Like us on Facebook!Follow us on Twitter!Follow us on LinkedIn!

By Eric Poplin and Jon Marcoux

Society for Historical Archaeology

Ashley series pottery archaeologically defines the Indians who lived around Charleston Harbor when the first English settlers arrived in Carolina. Recent excavations and analyses demonstrate a rapid stylistic change in decorative motifs by the mid-seventeenth century, with at least two sub-phases represented in samples from two principal sites; samples from additional sites provide corroborative information and temporal associations into the early eighteenth century.

In this paper, presented at the 2013 meeting of the Society for Historical Archaeology, Eric Poplin and Jon Marcoux present a number of question about these changing motifs. Do they reflect efforts by the Native populations to maintain their identities within a rapidly changing social situation tied to ever-expanding European settlement and trade, the political competition between England and Spain, and the competition and interactions among competing Native groups? How do these changes reflect the transformation of the social landscape and social fabric of the Natives around Charleston Harbor, who were so vital to the success of the nascent English colony, as they began to interact in the broader Atlantic World?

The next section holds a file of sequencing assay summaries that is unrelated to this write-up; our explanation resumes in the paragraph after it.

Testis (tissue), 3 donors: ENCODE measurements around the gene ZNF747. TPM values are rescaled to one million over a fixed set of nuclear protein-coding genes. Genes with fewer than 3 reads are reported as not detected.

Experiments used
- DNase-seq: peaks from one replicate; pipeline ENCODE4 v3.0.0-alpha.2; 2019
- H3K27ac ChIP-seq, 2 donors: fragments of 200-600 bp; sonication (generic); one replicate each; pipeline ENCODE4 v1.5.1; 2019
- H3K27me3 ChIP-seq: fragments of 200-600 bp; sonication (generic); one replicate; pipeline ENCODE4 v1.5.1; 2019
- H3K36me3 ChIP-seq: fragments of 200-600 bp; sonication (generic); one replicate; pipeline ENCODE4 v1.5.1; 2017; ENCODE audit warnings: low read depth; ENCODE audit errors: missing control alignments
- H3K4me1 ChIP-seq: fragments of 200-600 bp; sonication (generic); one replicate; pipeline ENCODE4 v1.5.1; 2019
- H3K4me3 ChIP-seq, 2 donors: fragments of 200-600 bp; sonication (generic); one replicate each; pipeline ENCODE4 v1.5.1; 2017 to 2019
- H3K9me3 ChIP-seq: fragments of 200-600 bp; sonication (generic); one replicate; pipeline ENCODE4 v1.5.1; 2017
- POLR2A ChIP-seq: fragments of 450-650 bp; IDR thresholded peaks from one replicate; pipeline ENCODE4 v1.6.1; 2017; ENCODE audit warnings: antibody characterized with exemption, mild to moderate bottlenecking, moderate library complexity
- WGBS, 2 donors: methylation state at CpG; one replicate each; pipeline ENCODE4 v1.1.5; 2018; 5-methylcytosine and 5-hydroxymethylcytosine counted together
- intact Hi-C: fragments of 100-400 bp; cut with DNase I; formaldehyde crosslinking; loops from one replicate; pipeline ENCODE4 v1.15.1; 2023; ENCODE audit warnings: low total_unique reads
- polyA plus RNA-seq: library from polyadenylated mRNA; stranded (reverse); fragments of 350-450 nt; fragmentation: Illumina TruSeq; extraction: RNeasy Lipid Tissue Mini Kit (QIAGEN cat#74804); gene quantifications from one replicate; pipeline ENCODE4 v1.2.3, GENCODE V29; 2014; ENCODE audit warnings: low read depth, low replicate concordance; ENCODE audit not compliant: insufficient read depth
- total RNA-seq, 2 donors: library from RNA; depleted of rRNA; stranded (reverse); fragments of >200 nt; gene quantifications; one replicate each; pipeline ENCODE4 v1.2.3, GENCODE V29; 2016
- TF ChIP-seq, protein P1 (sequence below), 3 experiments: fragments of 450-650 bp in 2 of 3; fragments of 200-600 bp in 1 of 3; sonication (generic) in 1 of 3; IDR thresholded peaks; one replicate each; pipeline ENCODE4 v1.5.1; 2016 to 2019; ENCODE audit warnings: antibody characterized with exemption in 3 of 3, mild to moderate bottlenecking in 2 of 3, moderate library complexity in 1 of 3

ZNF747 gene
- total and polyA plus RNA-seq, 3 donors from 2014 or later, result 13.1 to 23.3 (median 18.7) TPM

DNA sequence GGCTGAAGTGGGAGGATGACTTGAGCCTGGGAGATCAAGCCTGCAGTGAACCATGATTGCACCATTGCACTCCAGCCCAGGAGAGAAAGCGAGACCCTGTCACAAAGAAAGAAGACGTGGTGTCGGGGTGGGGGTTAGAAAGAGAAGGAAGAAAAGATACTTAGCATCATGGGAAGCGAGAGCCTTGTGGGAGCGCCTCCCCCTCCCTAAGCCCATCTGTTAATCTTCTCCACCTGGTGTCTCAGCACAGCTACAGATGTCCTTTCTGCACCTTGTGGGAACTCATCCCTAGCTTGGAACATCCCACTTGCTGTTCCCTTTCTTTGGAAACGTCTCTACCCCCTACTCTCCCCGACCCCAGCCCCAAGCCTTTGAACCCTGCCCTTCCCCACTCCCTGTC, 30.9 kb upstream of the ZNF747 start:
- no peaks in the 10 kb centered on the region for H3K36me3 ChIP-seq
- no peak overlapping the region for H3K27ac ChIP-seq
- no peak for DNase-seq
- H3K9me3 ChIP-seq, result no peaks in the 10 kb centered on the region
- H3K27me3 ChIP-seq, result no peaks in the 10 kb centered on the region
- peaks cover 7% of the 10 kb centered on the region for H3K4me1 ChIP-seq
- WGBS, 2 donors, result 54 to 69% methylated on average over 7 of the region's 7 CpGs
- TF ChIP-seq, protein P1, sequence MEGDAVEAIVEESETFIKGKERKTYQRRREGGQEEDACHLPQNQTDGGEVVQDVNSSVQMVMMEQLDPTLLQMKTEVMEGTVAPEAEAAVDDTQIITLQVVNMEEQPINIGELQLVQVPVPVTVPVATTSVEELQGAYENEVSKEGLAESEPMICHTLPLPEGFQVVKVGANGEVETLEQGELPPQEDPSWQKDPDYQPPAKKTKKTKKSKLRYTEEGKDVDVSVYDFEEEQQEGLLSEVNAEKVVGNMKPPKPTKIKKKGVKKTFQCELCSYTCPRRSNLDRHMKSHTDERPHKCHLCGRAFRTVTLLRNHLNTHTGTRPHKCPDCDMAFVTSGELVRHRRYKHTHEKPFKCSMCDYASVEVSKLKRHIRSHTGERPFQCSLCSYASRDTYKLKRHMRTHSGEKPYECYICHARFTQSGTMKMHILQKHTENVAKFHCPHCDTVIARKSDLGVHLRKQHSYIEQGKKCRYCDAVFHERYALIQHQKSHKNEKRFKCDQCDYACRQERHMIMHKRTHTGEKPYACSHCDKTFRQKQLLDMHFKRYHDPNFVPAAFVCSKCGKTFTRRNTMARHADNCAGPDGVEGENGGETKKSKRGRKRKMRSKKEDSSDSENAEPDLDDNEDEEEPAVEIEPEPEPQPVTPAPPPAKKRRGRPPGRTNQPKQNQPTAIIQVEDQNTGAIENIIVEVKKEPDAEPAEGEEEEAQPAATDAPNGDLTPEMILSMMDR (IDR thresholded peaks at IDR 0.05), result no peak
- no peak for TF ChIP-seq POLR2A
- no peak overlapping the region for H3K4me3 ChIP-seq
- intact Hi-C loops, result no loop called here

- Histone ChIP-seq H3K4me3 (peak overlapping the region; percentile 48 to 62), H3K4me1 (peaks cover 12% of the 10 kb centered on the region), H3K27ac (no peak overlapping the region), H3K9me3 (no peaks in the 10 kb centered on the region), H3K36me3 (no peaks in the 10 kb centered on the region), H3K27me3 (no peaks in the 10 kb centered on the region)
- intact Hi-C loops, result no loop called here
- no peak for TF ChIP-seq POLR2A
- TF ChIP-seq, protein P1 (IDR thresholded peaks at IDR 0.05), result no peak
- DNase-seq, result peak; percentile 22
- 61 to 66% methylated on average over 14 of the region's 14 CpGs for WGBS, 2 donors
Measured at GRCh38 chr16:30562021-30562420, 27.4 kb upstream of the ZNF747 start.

« Back